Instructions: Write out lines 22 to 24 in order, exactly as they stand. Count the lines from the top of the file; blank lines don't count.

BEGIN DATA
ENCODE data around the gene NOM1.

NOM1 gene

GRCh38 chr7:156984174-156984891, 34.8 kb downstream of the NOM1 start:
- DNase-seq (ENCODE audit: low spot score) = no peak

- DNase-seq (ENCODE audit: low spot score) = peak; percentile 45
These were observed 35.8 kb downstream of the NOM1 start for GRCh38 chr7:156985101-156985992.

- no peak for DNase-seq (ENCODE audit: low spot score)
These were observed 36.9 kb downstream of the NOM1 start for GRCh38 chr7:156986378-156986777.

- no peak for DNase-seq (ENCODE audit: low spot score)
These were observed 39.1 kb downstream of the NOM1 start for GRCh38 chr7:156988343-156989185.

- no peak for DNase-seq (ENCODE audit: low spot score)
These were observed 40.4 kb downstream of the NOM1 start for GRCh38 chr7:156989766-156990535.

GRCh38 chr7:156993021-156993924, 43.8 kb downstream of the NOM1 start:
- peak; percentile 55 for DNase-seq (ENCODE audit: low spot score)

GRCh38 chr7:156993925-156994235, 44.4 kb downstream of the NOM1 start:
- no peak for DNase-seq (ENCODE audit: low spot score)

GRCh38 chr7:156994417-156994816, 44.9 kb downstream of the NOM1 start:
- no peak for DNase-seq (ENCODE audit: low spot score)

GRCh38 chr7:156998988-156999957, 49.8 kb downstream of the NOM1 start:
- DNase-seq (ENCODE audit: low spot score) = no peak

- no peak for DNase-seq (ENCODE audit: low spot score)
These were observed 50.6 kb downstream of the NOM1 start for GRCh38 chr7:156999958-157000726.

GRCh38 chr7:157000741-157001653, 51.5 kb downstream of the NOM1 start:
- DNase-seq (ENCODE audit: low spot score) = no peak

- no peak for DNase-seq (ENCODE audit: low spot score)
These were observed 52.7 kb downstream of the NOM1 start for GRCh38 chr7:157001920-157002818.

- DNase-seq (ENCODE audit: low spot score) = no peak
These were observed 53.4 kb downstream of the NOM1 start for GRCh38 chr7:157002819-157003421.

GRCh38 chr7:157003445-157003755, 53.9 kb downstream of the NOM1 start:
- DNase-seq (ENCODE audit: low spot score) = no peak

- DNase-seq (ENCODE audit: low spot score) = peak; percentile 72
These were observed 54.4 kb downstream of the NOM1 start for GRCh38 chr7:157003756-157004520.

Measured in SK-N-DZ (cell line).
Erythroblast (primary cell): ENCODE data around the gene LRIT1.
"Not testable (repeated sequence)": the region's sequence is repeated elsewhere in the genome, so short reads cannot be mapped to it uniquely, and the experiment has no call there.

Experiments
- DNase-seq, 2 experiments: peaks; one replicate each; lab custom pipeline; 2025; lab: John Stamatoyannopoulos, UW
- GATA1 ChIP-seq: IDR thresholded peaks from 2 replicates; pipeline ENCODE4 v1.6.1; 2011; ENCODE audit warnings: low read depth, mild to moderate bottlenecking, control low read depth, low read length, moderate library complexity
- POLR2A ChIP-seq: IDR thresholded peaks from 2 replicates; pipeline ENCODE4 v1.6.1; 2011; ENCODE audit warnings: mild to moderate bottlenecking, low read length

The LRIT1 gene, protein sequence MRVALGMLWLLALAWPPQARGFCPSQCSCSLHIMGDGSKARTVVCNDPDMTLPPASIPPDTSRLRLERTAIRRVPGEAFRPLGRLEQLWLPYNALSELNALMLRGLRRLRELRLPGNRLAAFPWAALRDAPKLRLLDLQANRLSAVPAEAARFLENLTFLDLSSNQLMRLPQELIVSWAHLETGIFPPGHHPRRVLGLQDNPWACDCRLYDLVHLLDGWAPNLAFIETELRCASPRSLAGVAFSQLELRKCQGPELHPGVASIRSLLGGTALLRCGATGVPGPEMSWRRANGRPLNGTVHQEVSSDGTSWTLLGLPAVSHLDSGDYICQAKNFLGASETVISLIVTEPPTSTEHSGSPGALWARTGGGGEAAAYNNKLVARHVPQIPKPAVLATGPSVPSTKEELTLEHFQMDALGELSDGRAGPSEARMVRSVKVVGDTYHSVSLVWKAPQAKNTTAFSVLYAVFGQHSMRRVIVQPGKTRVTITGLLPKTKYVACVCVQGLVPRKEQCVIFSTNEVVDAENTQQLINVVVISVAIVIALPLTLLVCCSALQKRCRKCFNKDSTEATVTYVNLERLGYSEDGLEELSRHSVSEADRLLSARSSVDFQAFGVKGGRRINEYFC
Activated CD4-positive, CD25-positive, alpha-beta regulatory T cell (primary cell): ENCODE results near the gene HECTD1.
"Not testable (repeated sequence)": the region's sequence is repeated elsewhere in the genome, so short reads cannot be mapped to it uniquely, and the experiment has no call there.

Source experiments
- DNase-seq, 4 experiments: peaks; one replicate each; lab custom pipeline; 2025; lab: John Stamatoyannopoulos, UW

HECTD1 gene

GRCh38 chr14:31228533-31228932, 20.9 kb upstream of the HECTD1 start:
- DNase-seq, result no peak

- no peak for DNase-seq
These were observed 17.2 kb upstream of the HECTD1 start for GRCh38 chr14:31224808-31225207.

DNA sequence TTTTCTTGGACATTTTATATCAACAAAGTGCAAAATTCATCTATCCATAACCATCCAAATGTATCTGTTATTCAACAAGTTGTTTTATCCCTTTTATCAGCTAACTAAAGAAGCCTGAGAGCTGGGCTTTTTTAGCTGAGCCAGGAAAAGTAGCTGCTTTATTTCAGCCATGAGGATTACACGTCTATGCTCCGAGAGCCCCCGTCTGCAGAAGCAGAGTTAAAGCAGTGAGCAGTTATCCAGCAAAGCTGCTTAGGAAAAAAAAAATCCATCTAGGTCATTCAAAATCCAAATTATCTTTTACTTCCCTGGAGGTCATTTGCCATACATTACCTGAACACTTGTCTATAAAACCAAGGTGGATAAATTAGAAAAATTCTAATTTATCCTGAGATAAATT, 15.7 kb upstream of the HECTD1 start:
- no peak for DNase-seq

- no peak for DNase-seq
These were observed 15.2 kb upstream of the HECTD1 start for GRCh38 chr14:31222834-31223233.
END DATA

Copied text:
These were observed 50.6 kb downstream of the NOM1 start for GRCh38 chr7:156999958-157000726.

GRCh38 chr7:157000741-157001653, 51.5 kb downstream of the NOM1 start:
- DNase-seq (ENCODE audit: low spot score) = no peak